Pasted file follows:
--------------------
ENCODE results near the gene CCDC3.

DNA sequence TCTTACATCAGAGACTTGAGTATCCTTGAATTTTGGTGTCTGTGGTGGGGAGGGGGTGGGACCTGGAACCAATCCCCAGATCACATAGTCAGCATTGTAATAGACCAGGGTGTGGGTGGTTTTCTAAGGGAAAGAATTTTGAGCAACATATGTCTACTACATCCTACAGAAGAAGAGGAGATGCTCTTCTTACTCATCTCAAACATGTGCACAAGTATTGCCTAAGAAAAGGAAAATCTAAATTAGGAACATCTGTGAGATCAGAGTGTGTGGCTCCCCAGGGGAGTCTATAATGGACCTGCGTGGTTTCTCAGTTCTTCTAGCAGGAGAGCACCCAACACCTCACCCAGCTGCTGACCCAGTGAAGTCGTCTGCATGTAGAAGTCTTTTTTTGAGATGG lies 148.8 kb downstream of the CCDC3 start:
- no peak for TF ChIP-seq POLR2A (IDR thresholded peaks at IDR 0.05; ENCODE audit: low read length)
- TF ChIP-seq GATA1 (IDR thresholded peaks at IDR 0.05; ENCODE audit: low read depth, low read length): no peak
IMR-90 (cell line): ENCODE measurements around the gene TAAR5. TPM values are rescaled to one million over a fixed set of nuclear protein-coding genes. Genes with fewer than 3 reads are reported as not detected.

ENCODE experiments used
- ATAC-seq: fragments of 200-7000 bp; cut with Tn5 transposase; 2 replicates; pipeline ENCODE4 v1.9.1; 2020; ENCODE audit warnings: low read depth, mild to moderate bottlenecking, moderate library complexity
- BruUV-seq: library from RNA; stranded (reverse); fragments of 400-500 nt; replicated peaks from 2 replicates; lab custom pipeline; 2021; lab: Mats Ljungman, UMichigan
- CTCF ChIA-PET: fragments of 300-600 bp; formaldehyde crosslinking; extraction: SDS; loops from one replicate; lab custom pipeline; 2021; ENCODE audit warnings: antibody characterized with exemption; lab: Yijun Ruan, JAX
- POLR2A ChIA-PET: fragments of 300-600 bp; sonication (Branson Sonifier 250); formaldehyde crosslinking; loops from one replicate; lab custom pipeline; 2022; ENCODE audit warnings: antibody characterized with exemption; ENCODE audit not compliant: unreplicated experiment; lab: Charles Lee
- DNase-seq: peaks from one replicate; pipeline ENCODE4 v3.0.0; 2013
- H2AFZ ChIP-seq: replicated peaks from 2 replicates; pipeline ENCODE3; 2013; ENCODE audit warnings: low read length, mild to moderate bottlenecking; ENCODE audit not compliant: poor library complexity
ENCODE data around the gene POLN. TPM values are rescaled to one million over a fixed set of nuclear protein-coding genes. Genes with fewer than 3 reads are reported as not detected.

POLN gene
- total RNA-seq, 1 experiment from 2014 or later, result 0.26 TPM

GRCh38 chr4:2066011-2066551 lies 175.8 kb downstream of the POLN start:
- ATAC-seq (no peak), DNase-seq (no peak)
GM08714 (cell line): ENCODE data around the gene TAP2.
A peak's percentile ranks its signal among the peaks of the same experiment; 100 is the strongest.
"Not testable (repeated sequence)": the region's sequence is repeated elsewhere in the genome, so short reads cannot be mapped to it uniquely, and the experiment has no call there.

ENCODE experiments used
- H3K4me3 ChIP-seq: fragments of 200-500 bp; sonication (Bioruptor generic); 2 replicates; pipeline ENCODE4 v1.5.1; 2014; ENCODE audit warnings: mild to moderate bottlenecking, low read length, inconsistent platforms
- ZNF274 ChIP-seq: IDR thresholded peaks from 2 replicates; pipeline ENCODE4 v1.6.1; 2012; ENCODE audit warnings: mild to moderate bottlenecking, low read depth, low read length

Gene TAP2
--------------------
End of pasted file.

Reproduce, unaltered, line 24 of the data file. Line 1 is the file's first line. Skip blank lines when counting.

Gene TAP2